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On No Glory, h. pruz Turns Spacious Folk Music Into a Fabled Catharsis

The Queens singer-songwriter’s debut album pierces through the cluttering noise of its own genre by being generous, captivating and well-proportioned.

Music Reviews h. pruz
On No Glory, h. pruz Turns Spacious Folk Music Into a Fabled Catharsis

There is something unmistakable about h. pruz’s debut album, No Glory. The work of Queens singer-songwriter Hannah Pruzinsky, the nine-song project is a brief, wallpapering accumulation of visceral, momentous folk music. When lead single “Dark Sun” hit my inbox last November, it should have come with a warning—something along the lines of “this song will wreck you if you let it.” I had been familiar with Pruzinsky’s music before then, having heard their 2022 EP Again, There on an occasion when I was still freelancing and, thus, had more time to sit and listen to everything. I was transfixed by Pruzisnky’s command of language, but I was even more transfixed by their ability to insert subtle nuances into a genre that has, if we’re being completely honest here, had no shortage of material over the last four, five years. But h. pruz and No Glory have pierced through the cluttering noise of alt-folk by being generous, captivating and well-proportioned. Written in a “frenzied summer state in a cabin attic” in Woodstock, New York, these 40 minutes don’t stretch into lifetime territory, instead existing nicely as a measure of clarity and no-nonsense, empathetic gentleness.

And likewise, “Dark Sun” cracks No Glory open with a deliverance of windswept ambiance and Pruzinsky’s featherlight vocals that skyscrape into a towering, plucked gathering of emotion. “I’m your dark hiding place,” they sing. “Crush me up, take a part. Residue on your fingers, take my hand, leave a mark.” It’s a subdued way to kick a record off, with just a voice and a guitar, but Pruzinsky’s urge to establish the ecosystem of No Glory as their own is the only way the journey could begin. When “Dark Sun” turns into “Dawn,” there’s a blanket of sincerity that washes over Pruzinsky and their collaborators—Felix Walworth (who co-produced and engineered the album), James Chrisman, Jonnie Baker, Adelyn Strei and Tallen Gabriel. “I have a talent for anger and I’m jealous when I care, but I’d let you have another,” Pruzinsky sings. “Like the weather, I’ll be fair.” Their strumming quickly swells into a precious breakdown of synthesizers, piano and clarinet, but the arrangement doesn’t outrun itself. With Pruzinsky’s guitar acting as a metronome set-dressing, Walworth, Chrisman, Strei and Gabriel are able to spread out at their own pace. “We can do whatever we want to,” Pruzinsky concludes. “And you make me wanna do it all.”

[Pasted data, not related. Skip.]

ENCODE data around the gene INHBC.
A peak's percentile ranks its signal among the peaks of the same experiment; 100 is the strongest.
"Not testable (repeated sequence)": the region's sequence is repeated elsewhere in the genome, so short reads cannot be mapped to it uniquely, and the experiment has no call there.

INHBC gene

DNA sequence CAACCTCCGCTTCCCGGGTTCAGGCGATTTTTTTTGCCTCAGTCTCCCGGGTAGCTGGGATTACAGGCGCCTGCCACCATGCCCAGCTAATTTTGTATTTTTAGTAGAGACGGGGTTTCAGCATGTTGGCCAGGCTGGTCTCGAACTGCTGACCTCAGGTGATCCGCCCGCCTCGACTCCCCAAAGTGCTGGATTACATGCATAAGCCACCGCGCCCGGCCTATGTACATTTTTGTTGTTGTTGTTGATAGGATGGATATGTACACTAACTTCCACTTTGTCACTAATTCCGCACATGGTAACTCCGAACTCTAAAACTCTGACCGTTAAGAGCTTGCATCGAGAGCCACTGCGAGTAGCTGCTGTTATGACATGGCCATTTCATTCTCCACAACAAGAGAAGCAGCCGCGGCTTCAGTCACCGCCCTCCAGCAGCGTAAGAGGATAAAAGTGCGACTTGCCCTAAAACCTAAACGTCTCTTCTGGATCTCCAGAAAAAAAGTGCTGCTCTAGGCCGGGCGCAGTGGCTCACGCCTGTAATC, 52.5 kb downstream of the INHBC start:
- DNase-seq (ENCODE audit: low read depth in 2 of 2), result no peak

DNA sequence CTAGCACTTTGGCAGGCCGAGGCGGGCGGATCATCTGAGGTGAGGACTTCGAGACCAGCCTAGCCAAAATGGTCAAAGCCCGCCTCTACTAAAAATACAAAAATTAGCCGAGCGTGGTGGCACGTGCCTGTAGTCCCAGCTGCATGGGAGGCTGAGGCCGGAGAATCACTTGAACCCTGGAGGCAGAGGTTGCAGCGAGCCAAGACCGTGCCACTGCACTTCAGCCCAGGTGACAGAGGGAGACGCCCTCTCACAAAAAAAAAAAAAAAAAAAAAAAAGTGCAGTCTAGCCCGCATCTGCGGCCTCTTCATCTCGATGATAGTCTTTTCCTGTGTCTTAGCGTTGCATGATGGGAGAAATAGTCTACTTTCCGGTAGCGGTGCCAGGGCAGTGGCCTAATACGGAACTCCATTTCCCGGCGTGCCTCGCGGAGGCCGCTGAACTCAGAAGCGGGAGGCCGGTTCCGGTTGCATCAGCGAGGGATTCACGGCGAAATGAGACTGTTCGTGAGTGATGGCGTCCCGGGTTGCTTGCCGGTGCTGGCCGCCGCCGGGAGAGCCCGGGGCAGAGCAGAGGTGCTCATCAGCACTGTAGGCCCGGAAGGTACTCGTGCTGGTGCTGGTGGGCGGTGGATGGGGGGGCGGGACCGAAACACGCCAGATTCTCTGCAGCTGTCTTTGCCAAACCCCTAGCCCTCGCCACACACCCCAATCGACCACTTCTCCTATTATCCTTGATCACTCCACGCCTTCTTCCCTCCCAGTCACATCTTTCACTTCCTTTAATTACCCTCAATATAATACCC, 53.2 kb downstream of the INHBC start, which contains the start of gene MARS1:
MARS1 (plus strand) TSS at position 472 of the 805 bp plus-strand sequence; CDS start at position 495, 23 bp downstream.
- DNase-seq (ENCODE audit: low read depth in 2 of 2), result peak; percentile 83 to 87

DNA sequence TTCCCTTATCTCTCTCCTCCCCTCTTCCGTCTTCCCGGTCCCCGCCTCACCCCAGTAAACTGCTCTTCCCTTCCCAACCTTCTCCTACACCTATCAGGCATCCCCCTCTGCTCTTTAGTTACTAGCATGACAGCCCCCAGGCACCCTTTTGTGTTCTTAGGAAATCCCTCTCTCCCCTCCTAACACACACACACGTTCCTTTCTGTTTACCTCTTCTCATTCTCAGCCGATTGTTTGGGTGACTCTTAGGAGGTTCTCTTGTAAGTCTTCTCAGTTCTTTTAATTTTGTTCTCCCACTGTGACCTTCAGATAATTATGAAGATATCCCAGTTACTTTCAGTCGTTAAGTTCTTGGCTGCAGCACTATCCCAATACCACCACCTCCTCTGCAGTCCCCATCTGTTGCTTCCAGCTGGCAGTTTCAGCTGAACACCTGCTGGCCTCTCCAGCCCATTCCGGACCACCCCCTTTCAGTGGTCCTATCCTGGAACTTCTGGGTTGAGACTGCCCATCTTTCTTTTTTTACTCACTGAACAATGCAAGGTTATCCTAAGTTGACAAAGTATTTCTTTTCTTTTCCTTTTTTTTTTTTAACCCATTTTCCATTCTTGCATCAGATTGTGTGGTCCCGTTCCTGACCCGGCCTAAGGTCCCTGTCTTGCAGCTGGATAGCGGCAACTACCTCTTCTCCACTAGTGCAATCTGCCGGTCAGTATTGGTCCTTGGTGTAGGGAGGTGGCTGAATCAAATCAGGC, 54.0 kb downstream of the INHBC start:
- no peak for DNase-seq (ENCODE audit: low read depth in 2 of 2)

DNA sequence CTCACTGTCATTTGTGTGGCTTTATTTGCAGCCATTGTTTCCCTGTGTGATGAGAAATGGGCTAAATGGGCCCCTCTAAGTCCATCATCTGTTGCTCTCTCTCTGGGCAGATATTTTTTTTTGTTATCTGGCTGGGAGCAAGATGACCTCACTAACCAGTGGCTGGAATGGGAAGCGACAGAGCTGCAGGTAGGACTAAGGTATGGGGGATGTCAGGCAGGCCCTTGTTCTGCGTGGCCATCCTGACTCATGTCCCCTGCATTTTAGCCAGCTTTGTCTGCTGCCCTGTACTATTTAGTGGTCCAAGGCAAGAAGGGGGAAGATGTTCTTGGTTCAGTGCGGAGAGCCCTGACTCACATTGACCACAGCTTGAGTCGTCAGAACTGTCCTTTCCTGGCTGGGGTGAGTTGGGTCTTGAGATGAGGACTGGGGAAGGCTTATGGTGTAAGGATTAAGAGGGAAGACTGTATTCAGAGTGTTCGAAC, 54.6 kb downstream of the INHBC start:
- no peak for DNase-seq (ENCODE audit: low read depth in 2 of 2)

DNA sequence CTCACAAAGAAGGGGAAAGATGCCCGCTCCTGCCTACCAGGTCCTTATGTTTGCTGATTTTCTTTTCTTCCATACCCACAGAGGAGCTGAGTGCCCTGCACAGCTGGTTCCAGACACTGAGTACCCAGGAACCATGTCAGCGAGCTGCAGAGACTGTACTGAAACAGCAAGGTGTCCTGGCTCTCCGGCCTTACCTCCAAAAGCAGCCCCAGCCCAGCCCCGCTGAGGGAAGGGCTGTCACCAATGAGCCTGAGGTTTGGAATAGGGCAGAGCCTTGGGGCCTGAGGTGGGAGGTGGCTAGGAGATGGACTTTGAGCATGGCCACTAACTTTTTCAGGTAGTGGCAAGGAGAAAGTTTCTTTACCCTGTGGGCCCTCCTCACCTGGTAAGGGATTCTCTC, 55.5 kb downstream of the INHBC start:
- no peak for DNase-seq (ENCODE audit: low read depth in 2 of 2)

“I Keep Changing” sees Pruzinsky and the band pick up the tempo, with a pushing backbeat from Walworth’s percussion and Baker’s sprawling lead guitar. “I keep doing things that bruise the side of my legs,” Pruzinsky sings. “Running far in a field through the middle of the day, it’s so precious to be worn.” The song is precarious and driving, as Pruzinsky lets their voice flirt with a hem of raw edges. It’s one of those transformative moments that nearly jumps out of the speaker, as the whole band revels in restraint while inlaying subtle fixtures in the background for close-listeners to discover—including faint acoustic strums, Pruzinsky’s near-spoken word outro and the echo of whatever room they’re singing in.